People who experience fewer than six recurrences of HSV-2 or HSV-1 in a year can benefit from episodic treatment, or treatment that manages symptoms specifically during viral outbreaks. During an outbreak, your doctor will prescribe an antiviral medication to be taken for about five days until symptoms clear up. This reduces your risk of infecting others and lessens symptoms during the outbreak.

If you have more than six occurrences of herpes outbreaks in a year, you will benefit more from daily antiviral medications. This reduces or prevents further outbreaks and reduces the viral load in your body. Taking oral antiviral medication every day can reduce your risk of transmitting herpes to a sexual partner, but there is still risk even when condoms or other barrier protections are used.

Your doctor will continue to assess the best course of medical treatment for you. If you want to move from suppressive to episodic treatment, this will involve a change in your prescription, so it is important to speak with your doctor. Do not make any changes to your prescription medications without first consulting a medical professional.

suppressive

Home Management of Herpes Symptoms

Once you receive prescription medical treatment, you can take some steps on your own to manage symptoms associated with herpes outbreaks when they occur.

  • Take nonsteroidal anti-inflammatory drugs (NSAIDS) like acetaminophen to reduce pain and swelling.
  • Bathe in slightly salty, warm water to reduce pain, inflammation, and itching.
  • Apply petroleum jelly to the area to soothe itching.
  • Avoid wearing tight clothing to reduce pain in the area.
  • Thoroughly wash your hands after touching the infected area, whether your genitals, lips, or eyes.
  • If urinating is painful during outbreaks, your doctor may prescribe a topical numbing agent like lidocaine.
  • Refrain from sexual activity that involves genital contact until symptoms of HSV-2 outbreaks have cleared.

There are over-the-counter topical ointments that can manage symptoms of oral herpes, including lip balms like Blistex. These medications only ease symptoms for a few hours, and they do not reduce viral activity or improve healing time.

Many of these ointments feature numbing agents that reduce itching or pain in the area. Unfortunately, they can delay healing times for some people, as they can irritate the area with repeated application. These topical ointments must not be applied to the genitals or genital area, as they can irritate those mucous membranes and make HSV-2 outbreaks worse.

During an outbreak of genital herpes, the best approach to managing symptoms, alongside taking your medications as prescribed, is to keep the area clean and dry. Allowing free flow of air around the outbreak helps, so tight clothing is not recommended. Rinse the area with clean water and pat dry with a towel, as you would normally. Bathing too frequently, scrubbing, or using perfumed soaps can irritate the area and make the outbreak feel worse.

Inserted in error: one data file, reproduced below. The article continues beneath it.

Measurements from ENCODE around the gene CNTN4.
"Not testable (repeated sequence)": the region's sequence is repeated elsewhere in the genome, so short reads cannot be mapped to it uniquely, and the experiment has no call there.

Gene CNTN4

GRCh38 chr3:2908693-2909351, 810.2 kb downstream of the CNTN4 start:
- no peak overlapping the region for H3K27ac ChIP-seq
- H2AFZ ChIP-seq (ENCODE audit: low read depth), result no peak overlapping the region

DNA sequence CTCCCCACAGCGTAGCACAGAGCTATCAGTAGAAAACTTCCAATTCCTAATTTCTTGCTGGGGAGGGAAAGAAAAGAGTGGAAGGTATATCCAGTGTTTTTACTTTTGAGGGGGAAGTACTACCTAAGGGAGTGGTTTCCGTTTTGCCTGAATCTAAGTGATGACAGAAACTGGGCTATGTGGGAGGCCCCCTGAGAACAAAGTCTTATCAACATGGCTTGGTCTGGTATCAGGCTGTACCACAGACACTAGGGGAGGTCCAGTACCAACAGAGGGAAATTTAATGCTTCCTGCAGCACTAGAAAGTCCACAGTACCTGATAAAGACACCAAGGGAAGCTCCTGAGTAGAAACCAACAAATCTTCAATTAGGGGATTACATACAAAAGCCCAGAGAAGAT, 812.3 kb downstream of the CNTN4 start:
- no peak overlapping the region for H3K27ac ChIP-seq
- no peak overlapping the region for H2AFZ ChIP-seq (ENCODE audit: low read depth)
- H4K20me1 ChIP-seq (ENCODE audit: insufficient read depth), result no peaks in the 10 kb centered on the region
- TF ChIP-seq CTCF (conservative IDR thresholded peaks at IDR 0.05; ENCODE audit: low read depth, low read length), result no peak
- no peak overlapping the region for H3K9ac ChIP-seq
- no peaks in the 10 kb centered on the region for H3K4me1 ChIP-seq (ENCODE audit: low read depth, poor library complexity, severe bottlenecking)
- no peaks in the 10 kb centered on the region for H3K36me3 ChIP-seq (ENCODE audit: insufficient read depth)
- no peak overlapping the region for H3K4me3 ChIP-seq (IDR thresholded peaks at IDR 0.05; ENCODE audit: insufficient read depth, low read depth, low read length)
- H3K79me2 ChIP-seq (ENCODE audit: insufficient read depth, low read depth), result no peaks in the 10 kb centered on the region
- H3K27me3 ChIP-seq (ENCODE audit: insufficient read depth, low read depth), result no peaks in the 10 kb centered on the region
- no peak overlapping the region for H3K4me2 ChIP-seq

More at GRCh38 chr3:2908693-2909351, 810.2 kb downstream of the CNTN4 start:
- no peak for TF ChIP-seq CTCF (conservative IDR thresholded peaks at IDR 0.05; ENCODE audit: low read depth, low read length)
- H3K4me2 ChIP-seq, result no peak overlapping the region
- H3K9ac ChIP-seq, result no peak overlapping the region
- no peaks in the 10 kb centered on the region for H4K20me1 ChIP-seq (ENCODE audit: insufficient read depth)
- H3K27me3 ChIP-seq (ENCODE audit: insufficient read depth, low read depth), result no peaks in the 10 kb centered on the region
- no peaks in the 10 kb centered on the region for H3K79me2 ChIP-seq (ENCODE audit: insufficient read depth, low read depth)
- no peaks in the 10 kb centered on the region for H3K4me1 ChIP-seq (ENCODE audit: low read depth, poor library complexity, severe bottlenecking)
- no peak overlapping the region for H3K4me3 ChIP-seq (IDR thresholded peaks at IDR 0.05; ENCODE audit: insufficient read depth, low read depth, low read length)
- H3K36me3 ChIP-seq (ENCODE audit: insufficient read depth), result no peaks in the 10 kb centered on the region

Both HSV-1 and HSV-2 can be managed with individual monitoring of symptoms. You may find that stress management techniques like meditation or mindfulness help to reduce your symptoms or the frequency of your outbreaks. Eating healthier foods or getting regular exercise may improve your healing time. In some cases, exposure to too much ultraviolet (UV) light can irritate skin and lead to an outbreak, which is especially common for oral herpes.

Other medications or illnesses that suppress your immune system can make herpes outbreaks more frequent. Smoking can increase the frequency of herpes outbreaks, and other substance abuse can damage your overall health, so your symptoms feel worse or healing time is slowed.

genital herpes

Is There a Cure for Herpes? What Does Long-Term Management Involve?

There is no cure for either oral or genital herpes, so they are considered chronic conditions. If you contract herpes simplex, you will have it for the rest of your life.

Although symptoms are rare and typically not painful, especially if you take prescription medications as your doctor orders, the disease may impact various parts of your life, including:

  • Mental health and levels of stress, especially if you meet a new romantic or sexual partner.
  • Menstrual periods, which may become irregular with HSV-2.
  • Physical health, as HSV infections can increase your risk of contracting “opportunistic infections” like colds or the flu.
  • Skin, as you may have a greater risk of sunburns from sun exposure.

With both oral and genital herpes, prevention is the best approach to managing your health. To avoid contracting HSV-1: